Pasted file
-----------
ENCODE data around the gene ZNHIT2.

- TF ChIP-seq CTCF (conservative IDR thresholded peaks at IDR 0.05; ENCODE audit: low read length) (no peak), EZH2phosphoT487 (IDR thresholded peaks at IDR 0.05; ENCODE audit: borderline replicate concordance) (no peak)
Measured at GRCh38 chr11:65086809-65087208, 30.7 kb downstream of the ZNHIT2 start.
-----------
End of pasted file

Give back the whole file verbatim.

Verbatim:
ENCODE data around the gene ZNHIT2.

- TF ChIP-seq CTCF (conservative IDR thresholded peaks at IDR 0.05; ENCODE audit: low read length) (no peak), EZH2phosphoT487 (IDR thresholded peaks at IDR 0.05; ENCODE audit: borderline replicate concordance) (no peak)
Measured at GRCh38 chr11:65086809-65087208, 30.7 kb downstream of the ZNHIT2 start.